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The BBC's Simon Montague
"The government faces a moral dilemma"
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Friday, 13 October, 2000, 08:38 GMT 09:38 UK
Call for drug-driving limits
Police hold drug tests
The RAC proposal aims to generate a debate on drug-driving
Motorists driving under the influence of illegal drugs should be subject to legal driving limits, a motoring organisation has advised.

The RAC is calling for a debate on controlled levels, following the zero tolerance proposal for cannabis users proposed by shadow home secretary Ann Widdecombe.

The organisation's views come ahead of the publication of a government study into drug-driving, which is expected to show that the problem is increasing.

Research has shown that more young people now take illicit drugs and drive than those who drink-drive

Edmund King
RAC Foundation
But RAC Foundation executive director Edmund King said it would be difficult to set a legal driving limit for cannabis as traces of the drug can stay in the body for up to a month.

As the campaigning arm of the motoring organisation, the RAC Foundation believes the problem of drugs and driving has not been highlighted enough.

Mr King said: "As a first step we would like to see a high-profile television campaign warning of the dangers of drug-driving.

"Research has shown that more young people now take illicit drugs and drive than those who drink-drive."

The government report due to be published is expected to show that the number of road crash fatality victims known to have driven with drugs in their systems has risen from 3% in 1989 to 18% in 1999.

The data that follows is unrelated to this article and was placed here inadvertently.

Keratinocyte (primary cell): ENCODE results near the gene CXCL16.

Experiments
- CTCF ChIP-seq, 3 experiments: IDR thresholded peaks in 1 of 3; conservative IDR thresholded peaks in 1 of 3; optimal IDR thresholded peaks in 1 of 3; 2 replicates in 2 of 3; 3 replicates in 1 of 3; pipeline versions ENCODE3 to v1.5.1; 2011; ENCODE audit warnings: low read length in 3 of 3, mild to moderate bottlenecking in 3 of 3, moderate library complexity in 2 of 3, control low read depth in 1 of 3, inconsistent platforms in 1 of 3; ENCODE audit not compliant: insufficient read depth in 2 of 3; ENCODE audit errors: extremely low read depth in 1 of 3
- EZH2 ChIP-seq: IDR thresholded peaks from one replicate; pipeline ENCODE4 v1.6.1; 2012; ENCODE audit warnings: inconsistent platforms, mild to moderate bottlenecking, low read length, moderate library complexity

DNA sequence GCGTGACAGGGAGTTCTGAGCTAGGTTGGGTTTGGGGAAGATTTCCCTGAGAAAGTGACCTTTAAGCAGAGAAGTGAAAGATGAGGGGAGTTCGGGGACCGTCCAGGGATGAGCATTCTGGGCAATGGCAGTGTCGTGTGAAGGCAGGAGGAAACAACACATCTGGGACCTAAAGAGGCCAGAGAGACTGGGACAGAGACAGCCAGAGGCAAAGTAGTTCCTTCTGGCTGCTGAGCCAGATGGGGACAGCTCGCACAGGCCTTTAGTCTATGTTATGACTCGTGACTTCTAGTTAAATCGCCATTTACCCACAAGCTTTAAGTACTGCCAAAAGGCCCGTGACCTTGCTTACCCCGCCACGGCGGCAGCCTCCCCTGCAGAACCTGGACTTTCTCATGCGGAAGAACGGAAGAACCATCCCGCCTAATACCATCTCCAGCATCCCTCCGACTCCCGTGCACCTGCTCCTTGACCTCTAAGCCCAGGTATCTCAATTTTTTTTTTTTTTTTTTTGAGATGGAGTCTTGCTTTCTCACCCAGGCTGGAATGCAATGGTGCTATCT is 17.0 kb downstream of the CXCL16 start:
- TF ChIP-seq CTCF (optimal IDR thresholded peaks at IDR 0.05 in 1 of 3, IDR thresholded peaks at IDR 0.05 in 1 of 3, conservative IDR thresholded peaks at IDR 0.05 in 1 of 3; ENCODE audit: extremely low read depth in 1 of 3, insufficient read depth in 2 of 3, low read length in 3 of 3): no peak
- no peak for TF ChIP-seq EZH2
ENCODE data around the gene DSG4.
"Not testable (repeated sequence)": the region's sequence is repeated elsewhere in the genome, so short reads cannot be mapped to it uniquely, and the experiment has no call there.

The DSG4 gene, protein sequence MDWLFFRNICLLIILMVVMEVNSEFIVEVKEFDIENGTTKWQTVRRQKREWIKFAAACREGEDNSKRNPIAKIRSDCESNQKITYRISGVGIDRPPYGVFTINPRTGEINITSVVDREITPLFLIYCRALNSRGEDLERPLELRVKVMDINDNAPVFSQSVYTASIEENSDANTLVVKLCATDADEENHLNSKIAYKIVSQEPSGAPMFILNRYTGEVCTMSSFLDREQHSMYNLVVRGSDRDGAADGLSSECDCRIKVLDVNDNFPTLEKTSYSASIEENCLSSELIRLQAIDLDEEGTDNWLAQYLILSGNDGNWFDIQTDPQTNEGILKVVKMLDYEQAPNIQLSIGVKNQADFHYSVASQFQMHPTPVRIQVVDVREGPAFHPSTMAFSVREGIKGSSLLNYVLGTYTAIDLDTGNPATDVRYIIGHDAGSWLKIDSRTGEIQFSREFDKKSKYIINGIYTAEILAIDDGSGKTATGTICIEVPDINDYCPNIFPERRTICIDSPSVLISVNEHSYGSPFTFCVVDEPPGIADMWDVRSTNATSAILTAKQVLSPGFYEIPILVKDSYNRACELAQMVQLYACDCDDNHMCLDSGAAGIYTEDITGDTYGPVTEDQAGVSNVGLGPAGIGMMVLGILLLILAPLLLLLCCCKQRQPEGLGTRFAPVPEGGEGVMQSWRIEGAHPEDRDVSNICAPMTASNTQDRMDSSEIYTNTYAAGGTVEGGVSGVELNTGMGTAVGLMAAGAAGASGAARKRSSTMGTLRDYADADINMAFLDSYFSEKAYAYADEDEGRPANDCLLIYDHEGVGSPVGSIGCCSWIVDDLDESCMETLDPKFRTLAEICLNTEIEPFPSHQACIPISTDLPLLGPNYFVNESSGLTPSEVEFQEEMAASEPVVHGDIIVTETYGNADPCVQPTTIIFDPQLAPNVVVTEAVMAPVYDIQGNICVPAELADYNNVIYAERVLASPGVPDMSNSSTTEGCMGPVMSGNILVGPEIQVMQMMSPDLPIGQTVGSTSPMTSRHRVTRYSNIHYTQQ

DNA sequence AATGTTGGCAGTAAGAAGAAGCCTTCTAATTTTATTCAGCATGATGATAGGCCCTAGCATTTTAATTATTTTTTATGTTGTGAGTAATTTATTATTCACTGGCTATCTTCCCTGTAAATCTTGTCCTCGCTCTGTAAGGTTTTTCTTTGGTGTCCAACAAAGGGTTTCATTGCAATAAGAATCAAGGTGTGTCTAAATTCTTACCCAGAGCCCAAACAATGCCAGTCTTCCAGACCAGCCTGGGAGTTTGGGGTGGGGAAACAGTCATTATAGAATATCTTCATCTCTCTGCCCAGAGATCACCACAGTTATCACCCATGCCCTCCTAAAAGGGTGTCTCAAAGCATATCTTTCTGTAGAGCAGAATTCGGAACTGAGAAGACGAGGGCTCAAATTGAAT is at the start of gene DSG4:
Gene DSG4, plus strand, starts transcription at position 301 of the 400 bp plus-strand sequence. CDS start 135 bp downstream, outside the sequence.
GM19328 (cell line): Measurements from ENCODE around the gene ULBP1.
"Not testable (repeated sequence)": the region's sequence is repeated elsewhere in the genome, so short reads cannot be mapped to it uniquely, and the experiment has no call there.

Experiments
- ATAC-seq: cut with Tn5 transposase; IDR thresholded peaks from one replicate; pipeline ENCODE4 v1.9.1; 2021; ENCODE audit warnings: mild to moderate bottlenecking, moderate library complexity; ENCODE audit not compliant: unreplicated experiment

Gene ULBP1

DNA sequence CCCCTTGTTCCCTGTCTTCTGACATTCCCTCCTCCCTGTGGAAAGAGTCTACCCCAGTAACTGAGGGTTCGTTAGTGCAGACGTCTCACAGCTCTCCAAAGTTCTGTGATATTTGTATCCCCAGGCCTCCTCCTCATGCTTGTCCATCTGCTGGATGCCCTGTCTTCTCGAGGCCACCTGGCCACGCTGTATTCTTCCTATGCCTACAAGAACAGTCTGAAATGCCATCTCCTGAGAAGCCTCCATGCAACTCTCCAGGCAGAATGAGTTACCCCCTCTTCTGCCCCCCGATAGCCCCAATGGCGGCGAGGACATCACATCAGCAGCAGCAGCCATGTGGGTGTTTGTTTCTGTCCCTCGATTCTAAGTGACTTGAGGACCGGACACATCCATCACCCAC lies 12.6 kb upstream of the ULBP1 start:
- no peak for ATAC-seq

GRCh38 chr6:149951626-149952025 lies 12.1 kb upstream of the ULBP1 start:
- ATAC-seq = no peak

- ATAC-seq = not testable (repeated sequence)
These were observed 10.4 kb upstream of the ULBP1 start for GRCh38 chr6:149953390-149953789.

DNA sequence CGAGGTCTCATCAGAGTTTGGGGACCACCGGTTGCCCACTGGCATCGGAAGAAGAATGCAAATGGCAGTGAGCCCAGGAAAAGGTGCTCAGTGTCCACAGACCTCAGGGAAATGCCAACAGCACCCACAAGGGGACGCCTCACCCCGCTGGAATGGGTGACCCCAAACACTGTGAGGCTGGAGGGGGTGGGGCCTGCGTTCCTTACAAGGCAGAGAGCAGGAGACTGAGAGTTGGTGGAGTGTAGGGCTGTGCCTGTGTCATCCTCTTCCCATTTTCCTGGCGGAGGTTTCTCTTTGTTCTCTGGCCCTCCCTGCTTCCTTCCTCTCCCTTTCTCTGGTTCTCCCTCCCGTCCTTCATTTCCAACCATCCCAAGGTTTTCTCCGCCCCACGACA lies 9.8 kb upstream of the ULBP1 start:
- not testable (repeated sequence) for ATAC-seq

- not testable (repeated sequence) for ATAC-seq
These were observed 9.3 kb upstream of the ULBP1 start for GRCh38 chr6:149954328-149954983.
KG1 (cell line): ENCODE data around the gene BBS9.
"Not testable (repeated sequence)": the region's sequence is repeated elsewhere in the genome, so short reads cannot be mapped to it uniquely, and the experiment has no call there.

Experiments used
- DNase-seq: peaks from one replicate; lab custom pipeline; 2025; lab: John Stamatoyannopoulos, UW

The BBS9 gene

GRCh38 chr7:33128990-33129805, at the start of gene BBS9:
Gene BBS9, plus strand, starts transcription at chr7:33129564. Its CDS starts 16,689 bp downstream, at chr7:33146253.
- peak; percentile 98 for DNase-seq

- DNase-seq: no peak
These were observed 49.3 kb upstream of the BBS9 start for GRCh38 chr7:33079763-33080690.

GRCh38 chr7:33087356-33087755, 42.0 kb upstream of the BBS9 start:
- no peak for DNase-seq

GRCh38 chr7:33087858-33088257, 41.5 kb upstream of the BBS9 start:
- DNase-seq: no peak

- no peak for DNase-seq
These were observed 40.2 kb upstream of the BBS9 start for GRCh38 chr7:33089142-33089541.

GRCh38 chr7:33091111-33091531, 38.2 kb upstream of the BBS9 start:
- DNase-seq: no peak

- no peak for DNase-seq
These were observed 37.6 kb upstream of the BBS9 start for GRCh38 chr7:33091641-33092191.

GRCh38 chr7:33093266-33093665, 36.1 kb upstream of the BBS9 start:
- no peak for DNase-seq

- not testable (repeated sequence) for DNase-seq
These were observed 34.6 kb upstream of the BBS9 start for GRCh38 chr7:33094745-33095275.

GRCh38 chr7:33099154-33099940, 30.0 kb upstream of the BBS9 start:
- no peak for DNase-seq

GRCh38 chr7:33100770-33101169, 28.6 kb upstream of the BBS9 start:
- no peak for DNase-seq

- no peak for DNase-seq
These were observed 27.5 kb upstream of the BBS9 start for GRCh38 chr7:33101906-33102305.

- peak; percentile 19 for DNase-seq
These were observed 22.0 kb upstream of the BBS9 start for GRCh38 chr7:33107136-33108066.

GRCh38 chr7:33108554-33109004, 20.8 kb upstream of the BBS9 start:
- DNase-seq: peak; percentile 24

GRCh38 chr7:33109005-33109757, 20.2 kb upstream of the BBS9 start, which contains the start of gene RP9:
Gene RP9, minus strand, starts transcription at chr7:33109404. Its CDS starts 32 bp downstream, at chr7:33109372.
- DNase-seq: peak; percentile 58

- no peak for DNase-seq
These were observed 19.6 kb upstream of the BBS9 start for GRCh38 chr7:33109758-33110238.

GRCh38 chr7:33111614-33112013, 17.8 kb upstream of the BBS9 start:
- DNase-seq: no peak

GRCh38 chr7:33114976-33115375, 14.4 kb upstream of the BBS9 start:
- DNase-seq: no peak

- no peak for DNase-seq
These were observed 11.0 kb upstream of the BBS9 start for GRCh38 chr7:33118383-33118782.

It is considering the introduction of a drug test for motorists which would be similar to a breathalyser.

The government also announced in August that roadside drug tests will be brought in nation-wide following pilot schemes in England, Wales and Scotland.

Prosecution limits

Police can only currently prosecute drivers if they can prove they are incapable of driving because of drugs - something which is difficult to do.

The Transport Research Laboratory in Crowthorne, Berkshire, has recently carried out a study on the effects of cannabis on drivers.

It is also about to begin a study - using volunteers - on how the combination of cannabis and alcohol can effect motorists.

In her speech at the recent Conservative Party conference, Anne Widdecombe proposed a mandatory 100 fine for possessing even the smallest amount of drugs or having them in the bloodstream.

The proposal was quickly condemned not just by drugs workers and rights groups, but by the police and some Tory Party members.

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26 Jan 00 | UK
Probe into drug driving
01 Apr 99 | Health
Drug drivers 'pose low risk'
03 Aug 00 | UK
Tests for drug drivers
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